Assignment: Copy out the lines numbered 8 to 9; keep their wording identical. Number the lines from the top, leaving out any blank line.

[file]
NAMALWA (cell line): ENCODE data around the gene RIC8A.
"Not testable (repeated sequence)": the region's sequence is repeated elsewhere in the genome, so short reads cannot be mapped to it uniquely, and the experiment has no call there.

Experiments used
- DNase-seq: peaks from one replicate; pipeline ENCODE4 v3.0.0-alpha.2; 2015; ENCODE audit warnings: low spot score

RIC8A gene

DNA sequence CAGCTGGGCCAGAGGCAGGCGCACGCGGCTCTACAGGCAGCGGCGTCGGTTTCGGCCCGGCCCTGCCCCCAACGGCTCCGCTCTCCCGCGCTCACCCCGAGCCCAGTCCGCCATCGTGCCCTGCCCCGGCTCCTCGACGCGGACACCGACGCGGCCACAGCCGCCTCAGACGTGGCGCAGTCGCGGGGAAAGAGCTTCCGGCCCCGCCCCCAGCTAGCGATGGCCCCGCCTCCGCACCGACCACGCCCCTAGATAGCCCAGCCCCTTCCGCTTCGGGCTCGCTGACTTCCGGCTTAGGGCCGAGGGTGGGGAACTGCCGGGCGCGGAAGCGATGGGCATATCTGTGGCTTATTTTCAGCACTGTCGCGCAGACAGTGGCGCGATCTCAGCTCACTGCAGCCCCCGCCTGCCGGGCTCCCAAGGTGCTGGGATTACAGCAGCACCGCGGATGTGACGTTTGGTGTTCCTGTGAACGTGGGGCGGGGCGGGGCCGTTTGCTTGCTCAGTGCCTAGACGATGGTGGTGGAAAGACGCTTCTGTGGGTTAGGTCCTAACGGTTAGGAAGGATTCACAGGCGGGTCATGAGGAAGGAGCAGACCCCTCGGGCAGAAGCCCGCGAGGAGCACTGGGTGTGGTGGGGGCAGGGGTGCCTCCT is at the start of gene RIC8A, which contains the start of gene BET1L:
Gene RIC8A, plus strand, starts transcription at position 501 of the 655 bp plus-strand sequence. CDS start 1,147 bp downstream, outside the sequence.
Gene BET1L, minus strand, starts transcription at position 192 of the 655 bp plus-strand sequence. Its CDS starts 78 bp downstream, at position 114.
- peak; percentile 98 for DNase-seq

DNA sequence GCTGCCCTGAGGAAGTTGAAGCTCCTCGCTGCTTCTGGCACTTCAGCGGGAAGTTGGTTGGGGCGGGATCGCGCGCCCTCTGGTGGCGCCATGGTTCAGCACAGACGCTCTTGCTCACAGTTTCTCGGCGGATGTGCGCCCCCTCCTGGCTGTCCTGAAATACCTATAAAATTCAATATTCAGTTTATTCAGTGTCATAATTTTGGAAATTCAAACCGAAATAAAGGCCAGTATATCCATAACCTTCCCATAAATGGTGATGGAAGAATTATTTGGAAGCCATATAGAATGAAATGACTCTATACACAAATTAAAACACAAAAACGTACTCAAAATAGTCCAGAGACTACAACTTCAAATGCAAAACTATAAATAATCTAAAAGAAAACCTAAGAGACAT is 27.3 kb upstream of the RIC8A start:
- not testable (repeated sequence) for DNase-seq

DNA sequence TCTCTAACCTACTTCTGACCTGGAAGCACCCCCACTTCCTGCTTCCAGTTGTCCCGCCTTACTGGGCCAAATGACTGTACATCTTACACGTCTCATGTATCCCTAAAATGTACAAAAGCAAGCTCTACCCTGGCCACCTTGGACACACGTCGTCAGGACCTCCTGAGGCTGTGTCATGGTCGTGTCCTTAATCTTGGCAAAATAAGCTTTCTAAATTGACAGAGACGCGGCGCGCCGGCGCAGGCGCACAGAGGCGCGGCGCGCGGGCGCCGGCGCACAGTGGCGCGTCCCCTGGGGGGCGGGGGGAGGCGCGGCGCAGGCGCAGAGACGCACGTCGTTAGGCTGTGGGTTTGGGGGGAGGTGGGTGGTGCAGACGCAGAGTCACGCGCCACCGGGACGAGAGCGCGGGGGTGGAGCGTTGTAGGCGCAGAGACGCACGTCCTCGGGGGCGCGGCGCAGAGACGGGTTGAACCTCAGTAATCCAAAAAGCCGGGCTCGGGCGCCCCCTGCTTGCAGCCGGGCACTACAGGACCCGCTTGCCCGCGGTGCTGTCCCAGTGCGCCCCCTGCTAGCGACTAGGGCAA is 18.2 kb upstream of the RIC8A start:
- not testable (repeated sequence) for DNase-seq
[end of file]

Gene BET1L, minus strand, starts transcription at position 192 of the 655 bp plus-strand sequence. Its CDS starts 78 bp downstream, at position 114.
- peak; percentile 98 for DNase-seq